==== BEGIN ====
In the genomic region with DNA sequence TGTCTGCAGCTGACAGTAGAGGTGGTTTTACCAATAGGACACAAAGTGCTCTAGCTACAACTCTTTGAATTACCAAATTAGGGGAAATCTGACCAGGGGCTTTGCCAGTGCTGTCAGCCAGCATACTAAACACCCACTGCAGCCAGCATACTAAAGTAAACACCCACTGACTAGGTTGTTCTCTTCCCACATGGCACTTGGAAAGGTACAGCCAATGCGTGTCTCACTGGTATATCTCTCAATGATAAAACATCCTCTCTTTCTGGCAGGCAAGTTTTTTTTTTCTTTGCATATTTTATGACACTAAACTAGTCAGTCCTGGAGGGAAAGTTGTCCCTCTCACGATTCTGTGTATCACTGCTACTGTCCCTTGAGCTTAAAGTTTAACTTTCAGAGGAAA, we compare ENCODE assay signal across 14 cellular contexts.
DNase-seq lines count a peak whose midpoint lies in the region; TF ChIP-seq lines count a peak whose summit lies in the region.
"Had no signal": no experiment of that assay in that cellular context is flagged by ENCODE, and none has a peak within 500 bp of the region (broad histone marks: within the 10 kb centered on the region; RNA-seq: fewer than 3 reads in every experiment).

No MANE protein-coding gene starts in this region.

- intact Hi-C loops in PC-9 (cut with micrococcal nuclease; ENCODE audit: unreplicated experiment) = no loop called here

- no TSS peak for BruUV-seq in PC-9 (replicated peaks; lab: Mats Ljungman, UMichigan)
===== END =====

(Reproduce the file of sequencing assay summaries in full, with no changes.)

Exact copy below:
In the genomic region with DNA sequence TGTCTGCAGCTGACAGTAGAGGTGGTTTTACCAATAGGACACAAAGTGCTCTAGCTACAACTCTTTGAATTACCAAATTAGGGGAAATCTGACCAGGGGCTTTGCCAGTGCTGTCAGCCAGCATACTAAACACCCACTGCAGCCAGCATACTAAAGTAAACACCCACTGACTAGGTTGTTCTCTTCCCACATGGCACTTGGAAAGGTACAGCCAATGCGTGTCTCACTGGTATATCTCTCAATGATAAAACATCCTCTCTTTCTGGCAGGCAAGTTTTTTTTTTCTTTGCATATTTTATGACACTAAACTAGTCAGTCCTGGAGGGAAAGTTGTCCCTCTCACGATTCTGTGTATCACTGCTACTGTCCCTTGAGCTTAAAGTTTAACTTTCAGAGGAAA, we compare ENCODE assay signal across 14 cellular contexts.
DNase-seq lines count a peak whose midpoint lies in the region; TF ChIP-seq lines count a peak whose summit lies in the region.
"Had no signal": no experiment of that assay in that cellular context is flagged by ENCODE, and none has a peak within 500 bp of the region (broad histone marks: within the 10 kb centered on the region; RNA-seq: fewer than 3 reads in every experiment).

No MANE protein-coding gene starts in this region.

- intact Hi-C loops in PC-9 (cut with micrococcal nuclease; ENCODE audit: unreplicated experiment) = no loop called here

- no TSS peak for BruUV-seq in PC-9 (replicated peaks; lab: Mats Ljungman, UMichigan)